Chinese Premier Wen Jiabao accused the Dalai Lama of orchestrating riots in Tibet in which dozens may have died and said his followers were trying to “incite sabotage” of Beijing's August Olympic Games.Wen also defended the crackdown on Lhasa, capital of the Himalayan region, after last week's protests, and on neighboring Chinese provinces where copycat rioting by Tibetans erupted over the weekend.
“There is ample fact and plenty of evidence proving this incident was organized, premeditated, masterminded and incited by the Dalai clique,” Wen told a news conference.
“This has all the more revealed the consistent claims by the Dalai clique that they pursue not independence but peaceful dialogue are nothing but lies.”
The Dalai Lama, the spiritual leader of Tibetan Buddhism who fled into exile in India in 1959, has denied Chinese accusations he incited the rioting.
The Nobel peace laureate says he wants autonomy for Tibet within China but not outright independence.
Monk-led anti-China protests in Lhasa, the biggest in almost two decades, turned ugly on Friday, weighing uncomfortably on the Communist leadership anxious to polish its image in the build-up to the Olympic Games.
Wen said the protesters “wanted to incite the sabotage of the Olympic Games in order to achieve their unspeakable goal.”
“It started off with just one or two incidents. Because of technology, because of word of mouth, word quickly spread. This was very spontaneous.”
Western nations have called on Beijing to exercise restraint, but International Olympic Committee President Jacques Rogge told Reuters in Trinidad on Monday that there had been “absolutely no calls” from governments for a Beijing Games boycott.
Foreign policy analyst Tony Kevin at the Australian National University said the muted international reaction to the crackdown was expected, given China's economic and strategic importance.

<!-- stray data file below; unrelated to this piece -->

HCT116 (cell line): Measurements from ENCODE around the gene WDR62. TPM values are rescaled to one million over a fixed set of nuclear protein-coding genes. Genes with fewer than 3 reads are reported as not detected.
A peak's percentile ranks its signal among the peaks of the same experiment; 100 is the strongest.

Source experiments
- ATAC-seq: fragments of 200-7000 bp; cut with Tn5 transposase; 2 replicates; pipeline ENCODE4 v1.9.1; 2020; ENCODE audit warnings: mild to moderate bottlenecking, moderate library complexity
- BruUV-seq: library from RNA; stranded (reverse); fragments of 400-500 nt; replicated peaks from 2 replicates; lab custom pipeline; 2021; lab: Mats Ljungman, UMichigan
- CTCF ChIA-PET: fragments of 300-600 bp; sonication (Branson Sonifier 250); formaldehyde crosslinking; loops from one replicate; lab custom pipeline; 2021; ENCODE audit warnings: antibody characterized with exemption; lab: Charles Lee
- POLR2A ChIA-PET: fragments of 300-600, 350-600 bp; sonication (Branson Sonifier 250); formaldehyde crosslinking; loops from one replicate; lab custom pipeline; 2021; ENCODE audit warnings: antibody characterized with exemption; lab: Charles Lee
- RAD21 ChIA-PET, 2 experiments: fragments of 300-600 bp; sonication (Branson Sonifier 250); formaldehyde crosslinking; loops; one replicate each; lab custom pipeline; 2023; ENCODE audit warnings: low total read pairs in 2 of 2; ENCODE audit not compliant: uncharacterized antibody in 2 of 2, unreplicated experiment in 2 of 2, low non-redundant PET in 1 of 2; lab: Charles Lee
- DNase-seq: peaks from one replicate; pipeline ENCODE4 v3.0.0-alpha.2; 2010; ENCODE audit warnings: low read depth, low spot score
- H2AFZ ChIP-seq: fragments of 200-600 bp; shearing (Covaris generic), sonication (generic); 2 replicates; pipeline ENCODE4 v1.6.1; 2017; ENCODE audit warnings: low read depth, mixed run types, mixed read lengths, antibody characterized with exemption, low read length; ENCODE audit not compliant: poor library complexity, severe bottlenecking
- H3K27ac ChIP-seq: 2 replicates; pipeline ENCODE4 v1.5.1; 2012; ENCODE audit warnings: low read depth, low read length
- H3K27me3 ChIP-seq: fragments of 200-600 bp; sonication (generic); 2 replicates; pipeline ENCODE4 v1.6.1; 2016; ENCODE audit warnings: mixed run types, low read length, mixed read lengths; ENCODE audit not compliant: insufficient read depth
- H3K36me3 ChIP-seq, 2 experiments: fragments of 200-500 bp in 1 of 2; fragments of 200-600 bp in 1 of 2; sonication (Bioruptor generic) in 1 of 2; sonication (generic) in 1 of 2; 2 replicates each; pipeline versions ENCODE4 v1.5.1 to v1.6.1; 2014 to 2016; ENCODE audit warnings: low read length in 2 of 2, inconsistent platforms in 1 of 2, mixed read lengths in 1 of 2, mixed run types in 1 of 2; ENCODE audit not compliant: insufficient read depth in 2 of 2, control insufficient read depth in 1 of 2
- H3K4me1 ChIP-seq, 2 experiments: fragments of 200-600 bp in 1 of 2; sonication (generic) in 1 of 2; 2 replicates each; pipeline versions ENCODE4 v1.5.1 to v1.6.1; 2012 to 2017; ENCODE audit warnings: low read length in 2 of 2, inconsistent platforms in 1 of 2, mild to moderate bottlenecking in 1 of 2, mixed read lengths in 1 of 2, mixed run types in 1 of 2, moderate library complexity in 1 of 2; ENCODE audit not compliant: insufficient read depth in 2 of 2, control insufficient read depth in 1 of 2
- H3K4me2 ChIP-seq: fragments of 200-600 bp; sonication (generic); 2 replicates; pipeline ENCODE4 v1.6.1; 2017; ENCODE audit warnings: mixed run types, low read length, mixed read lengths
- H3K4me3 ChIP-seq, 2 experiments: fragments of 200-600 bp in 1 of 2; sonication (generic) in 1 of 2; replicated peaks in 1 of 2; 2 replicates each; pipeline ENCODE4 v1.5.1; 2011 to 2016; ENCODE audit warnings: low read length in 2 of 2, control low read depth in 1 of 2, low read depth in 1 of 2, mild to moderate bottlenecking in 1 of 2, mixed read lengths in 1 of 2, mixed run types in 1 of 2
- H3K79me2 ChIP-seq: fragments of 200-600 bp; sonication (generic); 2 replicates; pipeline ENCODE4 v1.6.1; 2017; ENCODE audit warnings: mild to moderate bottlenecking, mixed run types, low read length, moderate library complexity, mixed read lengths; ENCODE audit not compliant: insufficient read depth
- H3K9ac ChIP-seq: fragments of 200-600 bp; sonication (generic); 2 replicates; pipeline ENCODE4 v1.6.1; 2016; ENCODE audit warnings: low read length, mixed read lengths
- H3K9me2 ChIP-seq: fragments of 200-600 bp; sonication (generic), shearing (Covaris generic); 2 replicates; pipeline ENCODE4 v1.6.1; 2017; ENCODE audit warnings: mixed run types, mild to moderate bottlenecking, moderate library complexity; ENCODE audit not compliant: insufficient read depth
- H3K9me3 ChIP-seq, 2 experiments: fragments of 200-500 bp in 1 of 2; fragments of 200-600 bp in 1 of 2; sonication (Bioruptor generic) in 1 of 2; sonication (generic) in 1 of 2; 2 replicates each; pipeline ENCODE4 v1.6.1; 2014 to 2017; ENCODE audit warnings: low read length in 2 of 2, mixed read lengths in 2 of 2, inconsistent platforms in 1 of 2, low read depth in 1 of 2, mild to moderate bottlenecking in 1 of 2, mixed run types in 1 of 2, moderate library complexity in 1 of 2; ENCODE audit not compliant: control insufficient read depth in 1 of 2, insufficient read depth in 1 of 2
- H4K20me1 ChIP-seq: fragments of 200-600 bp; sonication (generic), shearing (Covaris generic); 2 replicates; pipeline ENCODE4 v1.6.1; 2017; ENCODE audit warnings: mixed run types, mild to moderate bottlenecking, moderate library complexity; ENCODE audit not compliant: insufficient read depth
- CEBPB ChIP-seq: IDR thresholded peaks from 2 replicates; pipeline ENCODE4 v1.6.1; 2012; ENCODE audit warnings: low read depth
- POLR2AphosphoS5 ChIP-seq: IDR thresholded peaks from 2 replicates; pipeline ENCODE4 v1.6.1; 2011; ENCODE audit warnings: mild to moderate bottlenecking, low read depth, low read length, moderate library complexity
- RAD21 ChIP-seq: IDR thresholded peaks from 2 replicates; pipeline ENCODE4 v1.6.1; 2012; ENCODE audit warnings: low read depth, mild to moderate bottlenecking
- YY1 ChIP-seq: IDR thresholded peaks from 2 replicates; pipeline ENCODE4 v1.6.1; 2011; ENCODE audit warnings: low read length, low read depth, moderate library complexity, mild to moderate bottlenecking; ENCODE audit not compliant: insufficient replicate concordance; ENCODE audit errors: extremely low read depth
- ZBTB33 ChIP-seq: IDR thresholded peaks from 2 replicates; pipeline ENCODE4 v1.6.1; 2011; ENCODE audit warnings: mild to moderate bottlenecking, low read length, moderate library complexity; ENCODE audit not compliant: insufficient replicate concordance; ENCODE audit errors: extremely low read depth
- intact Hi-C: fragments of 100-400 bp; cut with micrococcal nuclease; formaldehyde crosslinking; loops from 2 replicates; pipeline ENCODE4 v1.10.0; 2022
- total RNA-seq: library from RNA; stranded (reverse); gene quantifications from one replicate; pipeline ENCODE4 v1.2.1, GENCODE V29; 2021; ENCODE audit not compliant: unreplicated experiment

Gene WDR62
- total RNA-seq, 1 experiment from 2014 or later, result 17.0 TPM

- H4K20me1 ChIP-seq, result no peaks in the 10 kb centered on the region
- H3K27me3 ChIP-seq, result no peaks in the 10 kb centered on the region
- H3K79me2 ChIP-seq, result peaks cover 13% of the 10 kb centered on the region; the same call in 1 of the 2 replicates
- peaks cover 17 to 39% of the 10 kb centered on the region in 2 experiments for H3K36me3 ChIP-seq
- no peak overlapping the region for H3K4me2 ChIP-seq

“China ... is subjected to different standards of human rights than less important countries,” he told Reuters.
The Dalai Lama called at the weekend for an investigation into what he described as cultural genocide in Tibet, which Communist troops entered in 1950, but Wen rejected the charge.
“Those claims that the Chinese government is engaged in cultural genocide are nothing but lies,” he said.
Exiled representatives of Tibet in Dharamsala put the death toll from last Friday's protests at 80.
But Chinese authorities said security forces exercised restraint in response to the Lhasa burning and looting, using only non-lethal weapons, and only 13 “innocent civilians” died.
“Local government and relevant departments in Tibet have exercised massive restraint according to the Constitution and laws, quickly quelled this incident, and protected the rights of Lhasa residents and of people of all ethnic groups in Tibet,” Wen said.
There was no word from Lhasa of any action taken after the passing of a Monday midnight deadline for people involved in the rioting to surrender.
But a source in regular contact with Lhasa who had spoken to a witness said police were going door to door looking for those involved.
“They're rounding up people from their houses,” he said.
Foreign journalists are not allowed to travel to Tibet without permission but Wen said China would consider organizing a trip.
In neighboring Sichuan province, an ethnic Tibetan man said he knew of no fresh outbreaks of unrest since Monday.
“Now they are bringing back stability,” he told Reuters by telephone, requesting anonymity out of fear for his safety.
“There are so many police and People's Armed Police it will be difficult for anything to spread.”
“I'm sure the People's Liberation Army is waiting too. In the background waiting, if the situation really gets out of hand.” (Reuters)